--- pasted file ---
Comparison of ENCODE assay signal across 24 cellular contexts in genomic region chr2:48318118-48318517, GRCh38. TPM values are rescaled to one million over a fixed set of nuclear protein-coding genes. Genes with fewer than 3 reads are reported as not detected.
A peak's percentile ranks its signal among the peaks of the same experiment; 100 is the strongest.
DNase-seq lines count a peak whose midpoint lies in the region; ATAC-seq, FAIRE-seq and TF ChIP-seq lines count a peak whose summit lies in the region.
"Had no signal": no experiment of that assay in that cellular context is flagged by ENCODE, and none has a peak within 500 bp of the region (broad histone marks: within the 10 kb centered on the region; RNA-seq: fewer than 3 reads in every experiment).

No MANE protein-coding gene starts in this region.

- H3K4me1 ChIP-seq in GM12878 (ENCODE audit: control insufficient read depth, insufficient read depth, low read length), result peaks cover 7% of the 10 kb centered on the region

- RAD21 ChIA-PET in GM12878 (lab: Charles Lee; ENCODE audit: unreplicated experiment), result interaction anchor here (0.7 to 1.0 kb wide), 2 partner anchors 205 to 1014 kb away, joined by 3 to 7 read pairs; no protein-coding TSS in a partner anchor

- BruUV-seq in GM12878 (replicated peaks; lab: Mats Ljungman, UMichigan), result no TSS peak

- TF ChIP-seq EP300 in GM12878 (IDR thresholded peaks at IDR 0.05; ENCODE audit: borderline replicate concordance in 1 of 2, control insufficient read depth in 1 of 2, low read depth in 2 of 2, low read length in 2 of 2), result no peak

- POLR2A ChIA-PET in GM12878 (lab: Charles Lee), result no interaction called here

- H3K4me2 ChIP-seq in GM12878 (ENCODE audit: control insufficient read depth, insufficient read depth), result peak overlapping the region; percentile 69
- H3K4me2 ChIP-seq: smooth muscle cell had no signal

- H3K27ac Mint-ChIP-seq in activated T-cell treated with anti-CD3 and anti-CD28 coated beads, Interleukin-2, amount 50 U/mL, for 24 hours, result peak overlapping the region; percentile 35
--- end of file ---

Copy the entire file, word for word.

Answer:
Comparison of ENCODE assay signal across 24 cellular contexts in genomic region chr2:48318118-48318517, GRCh38. TPM values are rescaled to one million over a fixed set of nuclear protein-coding genes. Genes with fewer than 3 reads are reported as not detected.
A peak's percentile ranks its signal among the peaks of the same experiment; 100 is the strongest.
DNase-seq lines count a peak whose midpoint lies in the region; ATAC-seq, FAIRE-seq and TF ChIP-seq lines count a peak whose summit lies in the region.
"Had no signal": no experiment of that assay in that cellular context is flagged by ENCODE, and none has a peak within 500 bp of the region (broad histone marks: within the 10 kb centered on the region; RNA-seq: fewer than 3 reads in every experiment).

No MANE protein-coding gene starts in this region.

- H3K4me1 ChIP-seq in GM12878 (ENCODE audit: control insufficient read depth, insufficient read depth, low read length), result peaks cover 7% of the 10 kb centered on the region

- RAD21 ChIA-PET in GM12878 (lab: Charles Lee; ENCODE audit: unreplicated experiment), result interaction anchor here (0.7 to 1.0 kb wide), 2 partner anchors 205 to 1014 kb away, joined by 3 to 7 read pairs; no protein-coding TSS in a partner anchor

- BruUV-seq in GM12878 (replicated peaks; lab: Mats Ljungman, UMichigan), result no TSS peak

- TF ChIP-seq EP300 in GM12878 (IDR thresholded peaks at IDR 0.05; ENCODE audit: borderline replicate concordance in 1 of 2, control insufficient read depth in 1 of 2, low read depth in 2 of 2, low read length in 2 of 2), result no peak

- POLR2A ChIA-PET in GM12878 (lab: Charles Lee), result no interaction called here

- H3K4me2 ChIP-seq in GM12878 (ENCODE audit: control insufficient read depth, insufficient read depth), result peak overlapping the region; percentile 69
- H3K4me2 ChIP-seq: smooth muscle cell had no signal

- H3K27ac Mint-ChIP-seq in activated T-cell treated with anti-CD3 and anti-CD28 coated beads, Interleukin-2, amount 50 U/mL, for 24 hours, result peak overlapping the region; percentile 35